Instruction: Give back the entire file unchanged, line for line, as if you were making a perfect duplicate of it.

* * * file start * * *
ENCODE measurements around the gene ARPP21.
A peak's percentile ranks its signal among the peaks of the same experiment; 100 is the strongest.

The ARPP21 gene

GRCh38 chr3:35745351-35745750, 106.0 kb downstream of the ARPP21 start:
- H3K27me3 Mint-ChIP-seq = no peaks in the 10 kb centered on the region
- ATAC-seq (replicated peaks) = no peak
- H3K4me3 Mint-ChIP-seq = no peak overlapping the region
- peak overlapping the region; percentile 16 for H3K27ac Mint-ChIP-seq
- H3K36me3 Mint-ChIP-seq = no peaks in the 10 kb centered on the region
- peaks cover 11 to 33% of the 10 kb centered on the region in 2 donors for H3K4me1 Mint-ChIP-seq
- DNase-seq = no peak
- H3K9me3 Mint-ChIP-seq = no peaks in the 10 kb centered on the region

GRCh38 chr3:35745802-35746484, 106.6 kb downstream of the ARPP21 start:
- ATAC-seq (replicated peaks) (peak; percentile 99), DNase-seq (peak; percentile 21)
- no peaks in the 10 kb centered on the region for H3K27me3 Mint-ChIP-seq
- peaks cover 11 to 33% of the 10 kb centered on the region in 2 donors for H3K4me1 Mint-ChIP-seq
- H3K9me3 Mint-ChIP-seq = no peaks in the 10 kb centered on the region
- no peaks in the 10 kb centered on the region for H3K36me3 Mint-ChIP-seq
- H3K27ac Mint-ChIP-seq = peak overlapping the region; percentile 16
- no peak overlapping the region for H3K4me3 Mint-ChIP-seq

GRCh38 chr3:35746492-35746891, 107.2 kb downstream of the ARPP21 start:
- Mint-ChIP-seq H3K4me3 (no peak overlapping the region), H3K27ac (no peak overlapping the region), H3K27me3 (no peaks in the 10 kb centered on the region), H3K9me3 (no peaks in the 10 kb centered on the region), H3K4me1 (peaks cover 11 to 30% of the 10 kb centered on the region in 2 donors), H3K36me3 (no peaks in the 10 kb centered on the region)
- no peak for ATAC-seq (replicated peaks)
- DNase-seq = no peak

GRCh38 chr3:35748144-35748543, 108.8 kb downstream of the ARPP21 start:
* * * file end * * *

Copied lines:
ENCODE measurements around the gene ARPP21.
A peak's percentile ranks its signal among the peaks of the same experiment; 100 is the strongest.

The ARPP21 gene

GRCh38 chr3:35745351-35745750, 106.0 kb downstream of the ARPP21 start:
- H3K27me3 Mint-ChIP-seq = no peaks in the 10 kb centered on the region
- ATAC-seq (replicated peaks) = no peak
- H3K4me3 Mint-ChIP-seq = no peak overlapping the region
- peak overlapping the region; percentile 16 for H3K27ac Mint-ChIP-seq
- H3K36me3 Mint-ChIP-seq = no peaks in the 10 kb centered on the region
- peaks cover 11 to 33% of the 10 kb centered on the region in 2 donors for H3K4me1 Mint-ChIP-seq
- DNase-seq = no peak
- H3K9me3 Mint-ChIP-seq = no peaks in the 10 kb centered on the region

GRCh38 chr3:35745802-35746484, 106.6 kb downstream of the ARPP21 start:
- ATAC-seq (replicated peaks) (peak; percentile 99), DNase-seq (peak; percentile 21)
- no peaks in the 10 kb centered on the region for H3K27me3 Mint-ChIP-seq
- peaks cover 11 to 33% of the 10 kb centered on the region in 2 donors for H3K4me1 Mint-ChIP-seq
- H3K9me3 Mint-ChIP-seq = no peaks in the 10 kb centered on the region
- no peaks in the 10 kb centered on the region for H3K36me3 Mint-ChIP-seq
- H3K27ac Mint-ChIP-seq = peak overlapping the region; percentile 16
- no peak overlapping the region for H3K4me3 Mint-ChIP-seq

GRCh38 chr3:35746492-35746891, 107.2 kb downstream of the ARPP21 start:
- Mint-ChIP-seq H3K4me3 (no peak overlapping the region), H3K27ac (no peak overlapping the region), H3K27me3 (no peaks in the 10 kb centered on the region), H3K9me3 (no peaks in the 10 kb centered on the region), H3K4me1 (peaks cover 11 to 30% of the 10 kb centered on the region in 2 donors), H3K36me3 (no peaks in the 10 kb centered on the region)
- no peak for ATAC-seq (replicated peaks)
- DNase-seq = no peak

GRCh38 chr3:35748144-35748543, 108.8 kb downstream of the ARPP21 start: